Posted on March 14, 2017 by Neil Ungerleider

Vernal Pool

Vernal pool photo by Nicholas Tonelli/WikiCommons

Early spring means the thawing of vernal pools and the annual creation of a unique wildlife habitat for the amphibians and invertebrate species that rely on them for breeding.

Vernal pools, which are common throughout Massachusetts, are essential to the breeding of some species because they offer an environment safe from fish, predators that might otherwise eat the eggs laid there.

Because vernal pools are either dry or sharply lower by summer, they prevent fish from establishing permanent populations, which is critical to the species that rely on the vernal pools.

Fairy Shrimp

Fairy Shrimp photo by  Pacific Southwest Region/WikiCommons

While many species may occasionally use a vernal pool as a place to lay eggs, others, called obligate species, require them to complete their life cycle.

In Massachusetts, the obligate species are the spotted salamander, blue-spotted salamander, marbled salamander, wood frog, Jefferson salamander and fairy shrimp.

 The edges of the pool thaw first and become the most valuable areas for breeding.  It not only provides the earliest breeding ground, but the water remains warmer throughout the spring and summer.

Blue-spotted Salamander

 Blue spotted salamander photo by Iron Chris/WikiCommons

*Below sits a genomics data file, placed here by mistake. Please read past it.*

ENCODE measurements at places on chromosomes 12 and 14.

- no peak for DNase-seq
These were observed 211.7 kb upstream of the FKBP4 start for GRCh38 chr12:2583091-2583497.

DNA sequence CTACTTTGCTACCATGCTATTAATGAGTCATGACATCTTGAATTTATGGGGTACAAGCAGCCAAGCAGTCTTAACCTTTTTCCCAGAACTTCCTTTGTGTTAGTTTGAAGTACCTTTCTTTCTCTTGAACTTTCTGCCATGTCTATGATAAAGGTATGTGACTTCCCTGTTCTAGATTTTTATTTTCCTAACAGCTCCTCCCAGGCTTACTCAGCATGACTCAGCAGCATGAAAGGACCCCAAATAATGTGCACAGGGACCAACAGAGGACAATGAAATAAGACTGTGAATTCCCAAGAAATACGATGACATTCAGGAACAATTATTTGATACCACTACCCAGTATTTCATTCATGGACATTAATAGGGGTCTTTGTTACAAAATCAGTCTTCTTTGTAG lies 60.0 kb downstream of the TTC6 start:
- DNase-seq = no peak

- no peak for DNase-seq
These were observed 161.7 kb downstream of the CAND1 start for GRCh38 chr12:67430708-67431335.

While fairy shrimp, a small one-inch crustacean, spend their short life of just a few weeks in the pool, other species that rely on vernal pools live in moist woodlands.

The wood frog heads toward vernal pools in early spring, lay their eggs and then return to the woodlands that are their homes.  Their tadpoles develop, grow in the pool and eventually join the adult frogs in the woodlands.

 

Wood Frog

Wood frog photo by  DDauri Daniel D'Auria/WikiCommons

Salamanders will migrate to vernal pools, mate and lay their eggs.  In an example of nature’s exquisite timing, the young salamanders emerge from the eggs just as the pool is drying.  They likewise head for the forest floor. 

Massachusetts requires that obligate species be present for a formal designation as a vernal pool.  Many are protected under the Massachusetts Wetlands Protection Act.

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